gnatdll is a tool to automate the DLL build process once all the Ada and non-Ada sources that make up your DLL have been compiled. gnatdll is actually in charge of two distinct tasks: build the static import library for the DLL and the actual DLL. The form of the gnatdll command is
$ gnatdll [`switches`] `list-of-files` [-largs `opts`]
where list-of-files is a list of ALI and object files. The object file list must be the exact list of objects corresponding to the non-Ada sources whose services are to be included in the DLL. The ALI file list must be the exact list of ALI files for the corresponding Ada sources whose services are to be included in the DLL. If list-of-files is missing, only the static import library is generated.
You may specify any of the following switches to gnatdll:
Build a non-relocatable DLL at address. If address is not specified the default address 0x11000000 will be used. By default, when this switch is missing, gnatdll builds relocatable DLL. We advise the reader to build relocatable DLL.
Set the relocatable DLL base address. By default the address is 0x11000000.
Binder options. Pass opts to the binder.
dllfile is the name of the DLL. This switch must be present for gnatdll to do anything. The name of the generated import library is obtained algorithmically from dllfile as shown in the following example: if dllfile is xyz.dll, the import library name is libxyz.dll.a. The name of the definition file to use (if not specified by option `-e') is obtained algorithmically from dllfile as shown in the following example: if dllfile is xyz.dll, the definition file used is xyz.def.
deffile is the name of the definition file.
Generate debugging information. This information is stored in the object file and copied from there to the final DLL file by the linker, where it can be read by the debugger. You must use the `-g' switch if you plan on using the debugger or the symbolic stack traceback.
Help mode. Displays gnatdll switch usage information.
Direct gnatdll to search the dir directory for source and object files needed to build the DLL. (Search Paths and the Run-Time Library (RTL)).
@`nn' suffix from the import library’s exported
names, but keeps them for the link names. You must specify this
option if you want to use a Stdcall function in a DLL for which
@`nn' suffix has been removed. This is the case for most
of the Windows NT DLL for example. This option has no effect when
`-n' option is specified.
The list of ALI and object files used to build the DLL are listed in file, instead of being given in the command line. Each line in file contains the name of an ALI or object file.
No Import. Do not create the import library.
Quiet mode. Do not display unnecessary messages.
Verbose mode. Display extra information.
Linker options. Pass opts to the linker.
As an example the command to build a relocatable DLL from
api.adb has been compiled and
api.def created is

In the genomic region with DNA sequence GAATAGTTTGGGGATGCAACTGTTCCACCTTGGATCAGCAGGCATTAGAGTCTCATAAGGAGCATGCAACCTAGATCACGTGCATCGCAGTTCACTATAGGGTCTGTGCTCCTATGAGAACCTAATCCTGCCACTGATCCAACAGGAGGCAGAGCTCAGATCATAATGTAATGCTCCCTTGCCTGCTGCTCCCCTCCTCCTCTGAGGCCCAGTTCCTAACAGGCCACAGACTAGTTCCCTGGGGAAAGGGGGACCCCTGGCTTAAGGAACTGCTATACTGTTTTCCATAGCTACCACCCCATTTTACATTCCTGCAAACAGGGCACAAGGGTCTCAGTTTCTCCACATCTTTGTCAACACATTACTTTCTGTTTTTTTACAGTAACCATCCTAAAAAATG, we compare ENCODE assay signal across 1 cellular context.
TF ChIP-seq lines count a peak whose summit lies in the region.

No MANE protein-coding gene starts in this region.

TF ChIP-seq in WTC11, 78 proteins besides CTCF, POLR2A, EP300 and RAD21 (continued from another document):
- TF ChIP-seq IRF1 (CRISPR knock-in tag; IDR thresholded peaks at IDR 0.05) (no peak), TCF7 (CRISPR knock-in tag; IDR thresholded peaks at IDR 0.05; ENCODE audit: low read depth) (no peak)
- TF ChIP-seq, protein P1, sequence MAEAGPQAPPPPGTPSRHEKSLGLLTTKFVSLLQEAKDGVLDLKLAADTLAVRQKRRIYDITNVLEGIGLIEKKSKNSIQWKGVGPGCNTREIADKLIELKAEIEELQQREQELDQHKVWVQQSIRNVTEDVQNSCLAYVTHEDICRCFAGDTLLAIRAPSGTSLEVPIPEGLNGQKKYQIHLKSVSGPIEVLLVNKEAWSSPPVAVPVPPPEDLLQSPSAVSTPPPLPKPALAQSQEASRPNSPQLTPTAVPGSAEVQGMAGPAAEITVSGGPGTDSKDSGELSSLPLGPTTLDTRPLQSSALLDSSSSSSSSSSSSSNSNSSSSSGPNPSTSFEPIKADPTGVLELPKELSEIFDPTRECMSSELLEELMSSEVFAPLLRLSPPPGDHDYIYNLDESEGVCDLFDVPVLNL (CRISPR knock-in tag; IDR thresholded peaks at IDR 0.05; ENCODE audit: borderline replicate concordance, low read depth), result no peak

$ gnatdll -d api.dll api.ali
The above command creates two files:
libapi.dll.a (the import
api.dll (the actual DLL). If you want to create
only the DLL, just type:
$ gnatdll -d api.dll -n api.ali
Alternatively if you want to create just the import library, type:
$ gnatdll -d api.dll
This section details the steps involved in creating a DLL. gnatdll does these steps for you. Unless you are interested in understanding what goes on behind the scenes, you should skip this section.
We use the previous example of a DLL containing the Ada package API,
to illustrate the steps necessary to build a DLL. The starting point is a
set of objects that will make up the DLL and the corresponding ALI
files. In the case of this example this means that
api.ali are available. To build a relocatable DLL, gnatdll does
api.base). A base file gives the information necessary to generate relocation information for the DLL.
$ gnatbind -n api $ gnatlink api -o api.jnk -mdll -Wl,--base-file,api.base
In addition to the base file, the `gnatlink' command generates an
api.jnk which can be discarded. The `-mdll' switch
asks `gnatlink' to generate the routines DllMain and
DllMainCRTStartup that are called by the Windows loader when the DLL
is loaded into memory.
api.exp). The export table contains the relocation information in a form which can be used during the final link to ensure that the Windows loader is able to place the DLL anywhere in memory.
$ dlltool --dllname api.dll --def api.def --base-file api.base \\ --output-exp api.exp
$ gnatbind -n api $ gnatlink api -o api.jnk api.exp -mdll -Wl,--base-file,api.base
$ dlltool --dllname api.dll --def api.def --base-file api.base \\ --output-exp api.exp --output-lib libAPI.a
$ gnatbind -n api $ gnatlink api api.exp -o api.dll -mdll
dlltool is the low-level tool used by gnatdll to build DLLs and static import libraries. This section summarizes the most common dlltool switches. The form of the dlltool command is
$ dlltool [`switches`]
dlltool switches include:
Read the base file basefile generated by the linker. This switch is used to create a relocatable DLL.
Read the definition file.
Gives the name of the DLL. This switch is used to embed the name of the DLL in the static import library generated by dlltool with switch `–output-lib'.
@`nn' from exported names
(Windows Calling Conventions
for a discussion about Stdcall-style symbols.
Prints the dlltool switches with a concise description.
Generate an export file exportfile. The export file contains the export table (list of symbols in the DLL) and is used to create the DLL.
Generate a static import library libfile.
Use assembler-name as the assembler. The default is as.